Often when I pour a sample to be measured, there is a good 1cm of head obscuring the SG value. It can stay around for quite some time.

Can I leave it overnight in order to take the reading the next morning without some mysterious (ie unknown to me) process changing the gravity giving me an incorrect reading?

4 Answers 4


If you're talking about a sample of wort before you've pitched the yeast, then I think the only thing to skew a next-day reading would be a wild yeast or bacteria.

If you're talking about a sample of fermenting beer, then the yeast will be making the gravity go lower while the sample sits waiting for you to read it.

  • 1
    If the container is sealed so you can discount wild yeast & bacteria, the gravity will change, but it should be in line with the vessel it's taken from, shouldn't it? Commented Jul 10, 2011 at 4:09
  • You can't discount it. Was the kettle closed while chilling? Was the beer transferred in a closed system? If the answers are no, you most certainly could have that as an issue. The OP even says when "he pours" the sample, plenty of opportunity to pick up wild stuff.
    – brewchez
    Commented Jul 11, 2011 at 17:09

Personally I use a small graduated cylinder to take readings. You fill the cylinder to just below the top and then when you put your hydrometer in, a small amount spills over but the hydrometer reading and top of the beer level are all at the top of the cylinder. (the slight spill over gets rid of foam) I will also then simply drink what is in the cylinder for a taste test as well.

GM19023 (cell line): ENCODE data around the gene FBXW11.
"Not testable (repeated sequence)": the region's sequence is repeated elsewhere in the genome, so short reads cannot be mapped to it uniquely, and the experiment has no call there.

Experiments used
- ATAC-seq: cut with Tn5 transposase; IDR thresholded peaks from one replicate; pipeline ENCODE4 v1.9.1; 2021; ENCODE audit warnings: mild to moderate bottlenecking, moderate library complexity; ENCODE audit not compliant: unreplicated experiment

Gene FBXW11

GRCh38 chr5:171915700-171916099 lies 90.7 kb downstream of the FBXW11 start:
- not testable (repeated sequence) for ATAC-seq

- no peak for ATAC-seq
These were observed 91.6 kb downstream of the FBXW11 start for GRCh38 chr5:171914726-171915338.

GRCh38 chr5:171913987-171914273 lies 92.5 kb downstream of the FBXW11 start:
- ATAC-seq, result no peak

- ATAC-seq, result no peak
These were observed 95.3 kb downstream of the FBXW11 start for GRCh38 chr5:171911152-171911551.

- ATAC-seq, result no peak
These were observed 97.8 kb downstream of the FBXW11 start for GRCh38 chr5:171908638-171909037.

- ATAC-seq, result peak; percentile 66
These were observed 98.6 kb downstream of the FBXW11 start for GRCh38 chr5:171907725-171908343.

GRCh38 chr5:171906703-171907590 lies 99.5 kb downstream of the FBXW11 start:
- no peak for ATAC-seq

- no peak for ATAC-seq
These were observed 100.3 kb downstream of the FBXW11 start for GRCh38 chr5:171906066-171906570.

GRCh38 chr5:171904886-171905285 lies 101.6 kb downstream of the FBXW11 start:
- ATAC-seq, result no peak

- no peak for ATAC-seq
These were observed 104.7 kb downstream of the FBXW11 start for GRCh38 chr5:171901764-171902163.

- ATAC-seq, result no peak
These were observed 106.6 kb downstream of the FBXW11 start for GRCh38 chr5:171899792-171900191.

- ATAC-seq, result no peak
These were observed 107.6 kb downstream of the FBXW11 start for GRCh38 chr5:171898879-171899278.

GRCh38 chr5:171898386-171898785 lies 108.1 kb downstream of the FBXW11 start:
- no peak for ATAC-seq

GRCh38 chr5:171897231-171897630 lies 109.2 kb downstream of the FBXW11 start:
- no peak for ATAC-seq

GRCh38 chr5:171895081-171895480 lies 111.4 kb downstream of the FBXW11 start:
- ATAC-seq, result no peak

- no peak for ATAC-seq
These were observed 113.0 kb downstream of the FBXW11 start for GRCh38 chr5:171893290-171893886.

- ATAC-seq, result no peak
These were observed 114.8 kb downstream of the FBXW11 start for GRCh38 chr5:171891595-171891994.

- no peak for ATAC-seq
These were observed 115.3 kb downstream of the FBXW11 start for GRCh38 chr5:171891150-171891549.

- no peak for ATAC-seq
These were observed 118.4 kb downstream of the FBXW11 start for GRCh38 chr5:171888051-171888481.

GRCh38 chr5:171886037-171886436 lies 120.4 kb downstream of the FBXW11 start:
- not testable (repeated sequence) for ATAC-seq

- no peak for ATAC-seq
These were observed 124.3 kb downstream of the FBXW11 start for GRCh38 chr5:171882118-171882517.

Overnight, you would probably see a slight increase in gravity in a wort sample, due to evaporation of the water (and thus concentration of the sugar). I don't think that's enough time for any wild yeast or bacteria to get enough of a foothold to alter the gravity significantly (which would be downward pressure, as opposed to the upward pressure of evaporation).

You could cover your sample glass with some sanitized plastic wrap or use a canning jar with a lid though, which would probably prevent both things that might alter the gravity.


If the foamy head is the only thing that's bothering you about the sample, then I suggest rubbing a little oil, Fermcap-S, or dish soap on the inside the sample cylinder. After all, we spend a lot of time figuring out what messes with the head on our beers, so we might as well use that knowledge of how to loose head to our advantage!

Your Answer

By clicking “Post Your Answer”, you agree to our terms of service and acknowledge you have read our privacy policy.

Not the answer you're looking for? Browse other questions tagged or ask your own question.